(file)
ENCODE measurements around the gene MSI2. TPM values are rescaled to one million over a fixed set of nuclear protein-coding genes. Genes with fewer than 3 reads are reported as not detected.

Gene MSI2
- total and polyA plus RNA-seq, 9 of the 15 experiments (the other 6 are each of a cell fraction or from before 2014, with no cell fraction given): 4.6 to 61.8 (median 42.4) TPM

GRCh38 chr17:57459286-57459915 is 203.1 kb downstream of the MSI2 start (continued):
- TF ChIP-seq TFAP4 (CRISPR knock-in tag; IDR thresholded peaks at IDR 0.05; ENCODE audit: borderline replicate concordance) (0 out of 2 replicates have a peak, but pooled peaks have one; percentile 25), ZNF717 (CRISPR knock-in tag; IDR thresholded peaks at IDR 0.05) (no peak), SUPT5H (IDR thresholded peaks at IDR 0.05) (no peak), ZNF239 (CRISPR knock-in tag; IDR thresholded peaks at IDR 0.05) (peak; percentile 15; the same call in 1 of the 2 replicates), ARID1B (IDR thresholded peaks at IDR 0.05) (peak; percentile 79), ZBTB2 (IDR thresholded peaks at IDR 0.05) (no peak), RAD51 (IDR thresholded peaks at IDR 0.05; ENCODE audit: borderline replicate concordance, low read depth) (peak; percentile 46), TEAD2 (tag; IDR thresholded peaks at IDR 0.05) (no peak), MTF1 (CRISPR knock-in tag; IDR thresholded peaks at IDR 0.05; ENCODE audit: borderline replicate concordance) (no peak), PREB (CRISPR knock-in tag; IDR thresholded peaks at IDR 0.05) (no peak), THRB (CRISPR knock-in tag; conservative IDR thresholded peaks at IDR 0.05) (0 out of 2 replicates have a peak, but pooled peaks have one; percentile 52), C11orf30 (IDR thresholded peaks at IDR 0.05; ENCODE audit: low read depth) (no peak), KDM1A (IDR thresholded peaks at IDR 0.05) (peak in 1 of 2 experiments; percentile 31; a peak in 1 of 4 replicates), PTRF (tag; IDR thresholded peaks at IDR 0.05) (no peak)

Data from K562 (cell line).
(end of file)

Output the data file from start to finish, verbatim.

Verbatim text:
ENCODE measurements around the gene MSI2. TPM values are rescaled to one million over a fixed set of nuclear protein-coding genes. Genes with fewer than 3 reads are reported as not detected.

Gene MSI2
- total and polyA plus RNA-seq, 9 of the 15 experiments (the other 6 are each of a cell fraction or from before 2014, with no cell fraction given): 4.6 to 61.8 (median 42.4) TPM

GRCh38 chr17:57459286-57459915 is 203.1 kb downstream of the MSI2 start (continued):
- TF ChIP-seq TFAP4 (CRISPR knock-in tag; IDR thresholded peaks at IDR 0.05; ENCODE audit: borderline replicate concordance) (0 out of 2 replicates have a peak, but pooled peaks have one; percentile 25), ZNF717 (CRISPR knock-in tag; IDR thresholded peaks at IDR 0.05) (no peak), SUPT5H (IDR thresholded peaks at IDR 0.05) (no peak), ZNF239 (CRISPR knock-in tag; IDR thresholded peaks at IDR 0.05) (peak; percentile 15; the same call in 1 of the 2 replicates), ARID1B (IDR thresholded peaks at IDR 0.05) (peak; percentile 79), ZBTB2 (IDR thresholded peaks at IDR 0.05) (no peak), RAD51 (IDR thresholded peaks at IDR 0.05; ENCODE audit: borderline replicate concordance, low read depth) (peak; percentile 46), TEAD2 (tag; IDR thresholded peaks at IDR 0.05) (no peak), MTF1 (CRISPR knock-in tag; IDR thresholded peaks at IDR 0.05; ENCODE audit: borderline replicate concordance) (no peak), PREB (CRISPR knock-in tag; IDR thresholded peaks at IDR 0.05) (no peak), THRB (CRISPR knock-in tag; conservative IDR thresholded peaks at IDR 0.05) (0 out of 2 replicates have a peak, but pooled peaks have one; percentile 52), C11orf30 (IDR thresholded peaks at IDR 0.05; ENCODE audit: low read depth) (no peak), KDM1A (IDR thresholded peaks at IDR 0.05) (peak in 1 of 2 experiments; percentile 31; a peak in 1 of 4 replicates), PTRF (tag; IDR thresholded peaks at IDR 0.05) (no peak)

Data from K562 (cell line).